Rapid Thymic Reconstitution Following Bone Marrow Transplantation in Neonatal Mice is VEGF-Dependent

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Age-related differences in thymic function influence the rapidity of T cell reconstitution following hematopoietic stem cell transplantation (HSCT). In adults, thymic reconstitution is delayed until after marrow engraftment is established, and is significantly improved by approaches that increase marrow chimerism, such as pretransplantation irradiation. In contrast, we show that neonatal mice undergo more rapid and efficient thymic reconstitution than adults, even when bone marrow (BM) engraftment is minimal and in the absence of pretransplantation radiation. We have previously shown that the neonatal thymus produces high levels of vascular endothelial growth factor (VEGF) that drives angiogenesis locally. In this report, we show that inhibition of VEGF prior to HSCT prevents rapid thymic reconstitution in neonates, but has no effect on thymic reconstitution in adults. These data suggest that the early radiation-independent thymic reconstitution unique to the neonatal host is mediated through VEGF, and reveals a novel pathway that might be targeted to improve immune reconstitution post-HSCT. © 2012 American Society for Blood and Marrow Transplantation.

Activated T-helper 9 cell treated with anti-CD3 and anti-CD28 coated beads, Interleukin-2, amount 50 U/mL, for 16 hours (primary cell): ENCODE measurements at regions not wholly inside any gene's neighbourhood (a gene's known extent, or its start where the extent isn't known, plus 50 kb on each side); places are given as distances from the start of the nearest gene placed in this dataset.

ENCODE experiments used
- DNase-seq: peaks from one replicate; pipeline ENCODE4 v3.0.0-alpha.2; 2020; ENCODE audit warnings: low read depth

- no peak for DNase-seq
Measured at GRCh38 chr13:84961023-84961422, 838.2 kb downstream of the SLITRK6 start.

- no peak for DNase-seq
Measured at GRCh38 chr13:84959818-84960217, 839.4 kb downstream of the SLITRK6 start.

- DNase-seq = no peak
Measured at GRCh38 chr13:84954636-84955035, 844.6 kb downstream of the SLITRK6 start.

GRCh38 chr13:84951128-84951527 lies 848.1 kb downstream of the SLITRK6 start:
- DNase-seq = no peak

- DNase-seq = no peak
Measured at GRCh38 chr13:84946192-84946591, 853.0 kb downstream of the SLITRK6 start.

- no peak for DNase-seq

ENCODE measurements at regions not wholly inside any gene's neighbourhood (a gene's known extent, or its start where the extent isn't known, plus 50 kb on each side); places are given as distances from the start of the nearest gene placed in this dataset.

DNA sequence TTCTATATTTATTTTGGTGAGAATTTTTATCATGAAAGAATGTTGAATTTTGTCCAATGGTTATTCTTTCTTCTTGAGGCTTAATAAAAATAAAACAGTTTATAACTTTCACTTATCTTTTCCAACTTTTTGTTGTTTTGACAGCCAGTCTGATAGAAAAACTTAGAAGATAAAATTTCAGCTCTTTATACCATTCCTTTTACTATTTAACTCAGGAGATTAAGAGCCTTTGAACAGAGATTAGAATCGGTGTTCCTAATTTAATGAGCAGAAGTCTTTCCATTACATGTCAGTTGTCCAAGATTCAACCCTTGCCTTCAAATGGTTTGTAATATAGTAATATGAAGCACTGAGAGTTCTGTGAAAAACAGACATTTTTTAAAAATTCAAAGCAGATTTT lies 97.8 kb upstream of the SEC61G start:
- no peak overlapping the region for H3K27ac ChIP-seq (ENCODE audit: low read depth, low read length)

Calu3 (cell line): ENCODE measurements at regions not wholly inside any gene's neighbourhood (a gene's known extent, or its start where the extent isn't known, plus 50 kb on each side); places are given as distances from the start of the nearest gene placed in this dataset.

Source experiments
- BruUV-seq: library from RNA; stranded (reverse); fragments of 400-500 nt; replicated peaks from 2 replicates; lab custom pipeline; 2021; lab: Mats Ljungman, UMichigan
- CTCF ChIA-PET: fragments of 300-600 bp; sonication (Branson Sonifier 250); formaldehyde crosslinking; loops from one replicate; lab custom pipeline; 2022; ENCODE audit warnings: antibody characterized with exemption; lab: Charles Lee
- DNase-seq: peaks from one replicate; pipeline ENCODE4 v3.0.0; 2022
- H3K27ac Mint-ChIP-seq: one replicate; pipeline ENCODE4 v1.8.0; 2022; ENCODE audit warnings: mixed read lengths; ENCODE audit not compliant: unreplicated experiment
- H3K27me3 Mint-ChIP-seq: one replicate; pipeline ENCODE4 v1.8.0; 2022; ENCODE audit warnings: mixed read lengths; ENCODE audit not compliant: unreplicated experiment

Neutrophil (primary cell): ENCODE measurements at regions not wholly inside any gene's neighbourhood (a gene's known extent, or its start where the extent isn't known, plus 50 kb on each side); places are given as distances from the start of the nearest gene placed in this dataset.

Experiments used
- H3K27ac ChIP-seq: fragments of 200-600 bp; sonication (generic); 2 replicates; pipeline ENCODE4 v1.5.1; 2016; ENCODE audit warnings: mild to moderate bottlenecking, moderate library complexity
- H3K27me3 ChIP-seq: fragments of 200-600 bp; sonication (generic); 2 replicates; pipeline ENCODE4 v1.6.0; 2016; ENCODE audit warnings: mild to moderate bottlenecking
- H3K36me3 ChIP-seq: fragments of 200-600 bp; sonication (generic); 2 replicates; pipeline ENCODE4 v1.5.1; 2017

Cuddihy, A. R., Suterwala, B. T., Ge, S., Kohn, L. A., Jang, J., Andrade, J., … Crooks, G. M. (2012). Rapid Thymic Reconstitution Following Bone Marrow Transplantation in Neonatal Mice is VEGF-Dependent. Biology of Blood and Marrow Transplantation, 18(5), 683–689. https://doi.org/10.1016/j.bbmt.2012.01.006

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